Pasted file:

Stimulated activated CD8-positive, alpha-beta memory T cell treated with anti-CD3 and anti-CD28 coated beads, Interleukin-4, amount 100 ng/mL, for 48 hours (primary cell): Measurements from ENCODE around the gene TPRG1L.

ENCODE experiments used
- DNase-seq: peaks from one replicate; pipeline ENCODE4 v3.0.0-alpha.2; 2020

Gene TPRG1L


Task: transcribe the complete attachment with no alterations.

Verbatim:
Stimulated activated CD8-positive, alpha-beta memory T cell treated with anti-CD3 and anti-CD28 coated beads, Interleukin-4, amount 100 ng/mL, for 48 hours (primary cell): Measurements from ENCODE around the gene TPRG1L.

ENCODE experiments used
- DNase-seq: peaks from one replicate; pipeline ENCODE4 v3.0.0-alpha.2; 2020

Gene TPRG1L